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Friday, September 28, 2012

REALLY INSIDE BASEBALL

Just about everyone, including me, has had something to say about Mitt Romney's "47%" statement to a bunch of fatcat donors, but there is one tiny point that struck me especially hard, and has not been commented on at all.  To get the full flavor of this, it is not enough to read the transcript of the remarks, devastating though they are.  One must actually listen to the intonation of Romney's voice at each point in the recording.

A "tell" is what serious poker players call that unconscious and revelatory bit of behavior that can be used to tell whether a bettor is bluffing -- see John Malkovich and Matt Damon in the great all night poker game in Rounders [Malkovich's tell is that he separates the two halves of an Oreo cookie and licks the filling off one of them.  Malkovich, always a treat, is spectacular as Teddy KGB.]  More broadly, a tell is any bit of behavior that gives us a window into someone's true beliefs or point of view.

The moment of revelation for me comes during the passage in which Romney says "All right, there are 47% who are with him, who are dependent upon the government, who believe that, that they are victims, who believe the government has a responsibility to care for them, who believe that they are entitled to healthcare, to food, to housing, to you name it."

You cannot tell this from the transcript, but as Romney says "who believe that they are entitled to healthcare ..." his voice rises sharply on the word "entitled."  There is incredulity in his voice, a sense of personal affront.  The tone of his voice clearly communicates something like this:  "Can you believe it?  They have the colossal nerve to think that they are entitled to food, or healthcare, etc."  This is the voice of a noble whose robe has just been brushed by the dirty foot of a commoner.  It is the voice of an aristocrat in whose presence a serf has not tugged his forelock or doffed his cap.  It is not anger, exactly.  Rather it is an expression of disbelief that one of the lower orders could so completely violate the natural order of things as to presume to think that he has any entitlement at all to anything.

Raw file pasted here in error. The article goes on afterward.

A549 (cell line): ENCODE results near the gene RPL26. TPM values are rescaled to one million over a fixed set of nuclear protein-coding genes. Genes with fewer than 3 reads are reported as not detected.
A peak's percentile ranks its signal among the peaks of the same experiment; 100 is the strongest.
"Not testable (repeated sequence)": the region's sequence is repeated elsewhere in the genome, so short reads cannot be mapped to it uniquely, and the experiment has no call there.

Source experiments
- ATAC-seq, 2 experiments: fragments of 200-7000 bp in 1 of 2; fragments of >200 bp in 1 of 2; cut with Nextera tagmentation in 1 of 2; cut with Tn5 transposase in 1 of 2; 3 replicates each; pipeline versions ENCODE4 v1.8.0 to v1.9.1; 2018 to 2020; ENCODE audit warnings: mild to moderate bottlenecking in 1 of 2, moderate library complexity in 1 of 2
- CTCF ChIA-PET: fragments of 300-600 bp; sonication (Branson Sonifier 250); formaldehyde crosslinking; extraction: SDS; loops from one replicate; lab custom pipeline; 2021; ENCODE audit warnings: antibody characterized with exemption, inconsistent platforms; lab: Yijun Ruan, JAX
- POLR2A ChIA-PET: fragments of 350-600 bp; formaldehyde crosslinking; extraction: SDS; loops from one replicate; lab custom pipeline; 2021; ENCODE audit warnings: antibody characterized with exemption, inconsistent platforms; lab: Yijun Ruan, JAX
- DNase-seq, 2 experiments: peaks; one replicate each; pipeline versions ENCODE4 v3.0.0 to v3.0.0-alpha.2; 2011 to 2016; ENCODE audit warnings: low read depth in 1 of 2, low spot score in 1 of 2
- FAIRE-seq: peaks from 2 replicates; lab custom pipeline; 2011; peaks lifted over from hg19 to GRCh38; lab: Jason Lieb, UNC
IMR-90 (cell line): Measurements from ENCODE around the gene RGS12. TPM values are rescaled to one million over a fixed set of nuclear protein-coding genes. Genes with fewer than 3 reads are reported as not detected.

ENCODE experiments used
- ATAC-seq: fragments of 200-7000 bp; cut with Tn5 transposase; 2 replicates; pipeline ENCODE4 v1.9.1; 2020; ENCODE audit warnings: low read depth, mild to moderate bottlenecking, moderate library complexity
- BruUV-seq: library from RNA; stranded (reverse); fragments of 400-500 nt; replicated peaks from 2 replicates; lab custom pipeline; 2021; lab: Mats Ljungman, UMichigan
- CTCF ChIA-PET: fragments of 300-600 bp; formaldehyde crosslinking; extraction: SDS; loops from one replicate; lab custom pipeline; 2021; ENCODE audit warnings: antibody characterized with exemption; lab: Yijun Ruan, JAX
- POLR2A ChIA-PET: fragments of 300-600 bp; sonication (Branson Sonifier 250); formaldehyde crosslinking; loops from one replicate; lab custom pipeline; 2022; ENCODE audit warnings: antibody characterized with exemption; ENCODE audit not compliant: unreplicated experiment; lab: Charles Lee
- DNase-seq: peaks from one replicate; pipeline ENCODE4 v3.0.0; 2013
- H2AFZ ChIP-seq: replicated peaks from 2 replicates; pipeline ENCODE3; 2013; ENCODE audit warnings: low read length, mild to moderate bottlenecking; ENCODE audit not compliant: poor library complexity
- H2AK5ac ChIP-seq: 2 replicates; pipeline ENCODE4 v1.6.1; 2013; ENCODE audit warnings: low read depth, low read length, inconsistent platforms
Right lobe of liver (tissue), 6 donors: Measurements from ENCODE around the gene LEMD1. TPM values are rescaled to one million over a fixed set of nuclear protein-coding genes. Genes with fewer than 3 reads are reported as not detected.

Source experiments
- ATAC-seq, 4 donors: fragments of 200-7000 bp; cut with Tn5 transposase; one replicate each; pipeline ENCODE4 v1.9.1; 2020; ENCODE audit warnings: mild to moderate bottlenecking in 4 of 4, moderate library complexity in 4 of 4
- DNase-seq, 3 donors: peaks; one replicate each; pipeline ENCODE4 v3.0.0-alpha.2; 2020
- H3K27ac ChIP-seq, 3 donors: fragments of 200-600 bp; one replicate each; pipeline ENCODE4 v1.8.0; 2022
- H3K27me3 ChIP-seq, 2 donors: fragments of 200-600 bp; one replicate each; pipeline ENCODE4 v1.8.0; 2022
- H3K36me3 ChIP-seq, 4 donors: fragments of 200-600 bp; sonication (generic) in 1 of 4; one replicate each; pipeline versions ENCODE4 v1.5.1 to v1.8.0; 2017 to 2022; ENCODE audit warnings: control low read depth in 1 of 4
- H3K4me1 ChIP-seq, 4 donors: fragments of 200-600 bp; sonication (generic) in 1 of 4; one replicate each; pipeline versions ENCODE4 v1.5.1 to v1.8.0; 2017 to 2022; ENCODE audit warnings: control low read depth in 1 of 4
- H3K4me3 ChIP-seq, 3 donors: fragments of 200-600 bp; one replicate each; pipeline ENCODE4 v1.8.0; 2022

Google the remarks and listen to them again, and you will, I think, hear what I mean.

4 comments:

formerly a wage slave said...

I heard this too. But it seems to me that in the USA the word "entitlement" is often used in this way---always with a negative connotation, if not with exactly the tone you mention. IN other words, my impression of the way that people talk in the USA is that "entitlement" never means what someone genuinely deserves or has earned. So, I do not think, e.g., that my elderly father would be happy if I told him that the Veteran's Bill was an "entitlement"......

formerly a wage slave said...

I should perhaps have said "the education he received from the GI Bill"....

formerly a wage slave said...

And, what's more, the way things are going I wouldn't be surprised to hear in a few years that weekends are an "entitlement", or that getting paid at all is an "entitlement"....

Will said...

I think you are exactly right. Romney is now trying to walk away from that statement, bucking the advice of the Hard Right for the first time all campaign. But if you listen to his delivery, he sounds like he really means it. He can imply that he was just acting, but if so it was better acting than we normally get from him.